In the exercise that follows, we will classify an image of a pizza and convert the resulting class text into speech. To classify the image, we will be using a pre-trained model. The conversion of text into speech will be done using a freely available API called Google Text-to-Speech (gTTS). Before we get into it, let's understand some of the key building blocks of this demo.

Pre-Trained Models

Training a deep learning model requires a lot of computing infrastructure and time, with big datasets. However, to aid with research and learning, the deep learning community has also made models that have been trained on large datasets available. These pre-trained models can be downloaded and used for predictions or can be used for further training. In this demo, we will be using a pre-trained model called ResNet50. This model is available along with the Keras package. This pre-trained model can predict 1,000 different classes of objects that we encounter in our daily lives, such as birds, animals, automobiles, and more.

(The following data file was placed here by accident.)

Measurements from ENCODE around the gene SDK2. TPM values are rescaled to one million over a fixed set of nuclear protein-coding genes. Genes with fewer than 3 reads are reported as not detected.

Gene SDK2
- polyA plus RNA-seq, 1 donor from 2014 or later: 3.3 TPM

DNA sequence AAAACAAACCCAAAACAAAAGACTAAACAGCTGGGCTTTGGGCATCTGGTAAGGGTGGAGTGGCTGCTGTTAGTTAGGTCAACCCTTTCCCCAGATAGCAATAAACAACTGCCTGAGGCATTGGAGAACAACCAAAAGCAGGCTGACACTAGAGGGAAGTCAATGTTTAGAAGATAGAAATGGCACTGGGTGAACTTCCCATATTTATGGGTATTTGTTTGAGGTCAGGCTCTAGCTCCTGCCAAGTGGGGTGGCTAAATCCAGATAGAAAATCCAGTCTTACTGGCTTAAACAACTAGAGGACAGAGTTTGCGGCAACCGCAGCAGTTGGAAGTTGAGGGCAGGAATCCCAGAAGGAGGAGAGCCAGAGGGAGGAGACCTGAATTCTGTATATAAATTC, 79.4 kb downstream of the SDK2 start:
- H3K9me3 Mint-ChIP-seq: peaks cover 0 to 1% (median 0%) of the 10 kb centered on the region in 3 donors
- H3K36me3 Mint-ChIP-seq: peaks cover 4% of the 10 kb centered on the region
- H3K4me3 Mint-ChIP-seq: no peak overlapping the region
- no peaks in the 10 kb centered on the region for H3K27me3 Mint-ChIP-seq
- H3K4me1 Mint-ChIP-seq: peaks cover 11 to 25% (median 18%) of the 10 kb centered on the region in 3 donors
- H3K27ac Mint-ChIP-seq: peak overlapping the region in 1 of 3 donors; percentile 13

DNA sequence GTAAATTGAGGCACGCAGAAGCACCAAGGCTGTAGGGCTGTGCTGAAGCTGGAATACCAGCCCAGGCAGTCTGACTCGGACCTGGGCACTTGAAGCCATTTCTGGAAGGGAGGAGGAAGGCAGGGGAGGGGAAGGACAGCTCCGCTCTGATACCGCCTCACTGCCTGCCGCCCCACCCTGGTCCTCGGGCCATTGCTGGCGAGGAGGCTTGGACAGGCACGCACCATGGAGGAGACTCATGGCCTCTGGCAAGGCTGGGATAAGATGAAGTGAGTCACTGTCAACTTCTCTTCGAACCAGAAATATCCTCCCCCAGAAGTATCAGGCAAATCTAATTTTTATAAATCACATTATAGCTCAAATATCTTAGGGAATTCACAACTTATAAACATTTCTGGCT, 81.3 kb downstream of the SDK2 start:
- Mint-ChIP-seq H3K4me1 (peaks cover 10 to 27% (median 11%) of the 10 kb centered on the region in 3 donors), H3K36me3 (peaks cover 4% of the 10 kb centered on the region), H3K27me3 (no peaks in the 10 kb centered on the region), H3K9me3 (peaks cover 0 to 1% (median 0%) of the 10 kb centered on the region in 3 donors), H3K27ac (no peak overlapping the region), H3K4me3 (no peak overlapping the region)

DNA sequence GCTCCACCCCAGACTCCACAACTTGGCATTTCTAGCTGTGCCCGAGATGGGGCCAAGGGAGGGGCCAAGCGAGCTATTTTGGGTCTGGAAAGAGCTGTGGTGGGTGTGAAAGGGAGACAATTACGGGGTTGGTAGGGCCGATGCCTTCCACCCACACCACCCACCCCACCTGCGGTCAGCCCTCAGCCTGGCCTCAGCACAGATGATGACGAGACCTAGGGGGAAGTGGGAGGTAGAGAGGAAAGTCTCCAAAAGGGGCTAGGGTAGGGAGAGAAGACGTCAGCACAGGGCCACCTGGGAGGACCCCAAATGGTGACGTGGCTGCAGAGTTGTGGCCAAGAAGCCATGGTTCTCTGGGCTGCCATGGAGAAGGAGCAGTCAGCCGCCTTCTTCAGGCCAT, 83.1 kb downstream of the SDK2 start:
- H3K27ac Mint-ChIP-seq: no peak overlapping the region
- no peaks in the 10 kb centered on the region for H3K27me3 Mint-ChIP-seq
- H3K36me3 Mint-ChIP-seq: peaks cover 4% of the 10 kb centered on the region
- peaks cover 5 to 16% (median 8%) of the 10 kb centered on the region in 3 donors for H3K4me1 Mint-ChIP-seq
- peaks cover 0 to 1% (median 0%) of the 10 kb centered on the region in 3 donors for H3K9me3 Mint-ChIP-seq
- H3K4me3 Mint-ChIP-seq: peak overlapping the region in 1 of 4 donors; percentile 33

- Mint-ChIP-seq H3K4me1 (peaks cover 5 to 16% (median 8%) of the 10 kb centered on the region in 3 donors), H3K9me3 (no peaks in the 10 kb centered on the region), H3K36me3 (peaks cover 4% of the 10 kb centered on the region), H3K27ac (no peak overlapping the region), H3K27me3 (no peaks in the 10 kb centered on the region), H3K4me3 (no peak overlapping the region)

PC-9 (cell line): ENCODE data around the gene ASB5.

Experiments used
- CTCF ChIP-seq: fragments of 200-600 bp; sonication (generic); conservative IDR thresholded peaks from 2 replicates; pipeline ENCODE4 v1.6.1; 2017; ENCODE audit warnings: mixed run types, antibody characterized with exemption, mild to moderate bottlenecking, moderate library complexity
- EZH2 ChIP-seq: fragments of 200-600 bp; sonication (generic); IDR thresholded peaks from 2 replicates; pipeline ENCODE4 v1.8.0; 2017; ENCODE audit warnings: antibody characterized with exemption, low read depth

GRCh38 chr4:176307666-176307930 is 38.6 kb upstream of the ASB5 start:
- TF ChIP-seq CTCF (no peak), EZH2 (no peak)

The Google Text-to-Speech API

Google has made its Text-to-Speech algorithm available for limited use. We will be using this algorithm to convert the predicted text into speech.

Prerequisite Packages for the Demo

For this demo to work, you will need the following packages installed on your machine:

  • TensorFlow 2.0
  • Keras
  • gTTS

Please refer to the Preface to understand the process of installing the first two packages. Installing gTTS will be shown in the exercise. Let's dig into the demo.

Exercise 1.01: Image and Speech Recognition Demo

In this exercise, we will demonstrate image recognition and speech-to-text conversion using deep learning models. At this point, you will not be able to understand each and every line of the code. This will be explained later. For now, just execute the code and find out how easy it is to build deep learning and AI applications with TensorFlow. Follow these steps to complete this exercise:

  1. Open a Jupyter Notebook and name it Exercise 1.01. For details on how to start a Jupyter Notebook, please refer to the preface.
  2. Import all the required libraries:
    from tensorflow.keras.preprocessing.image import load_img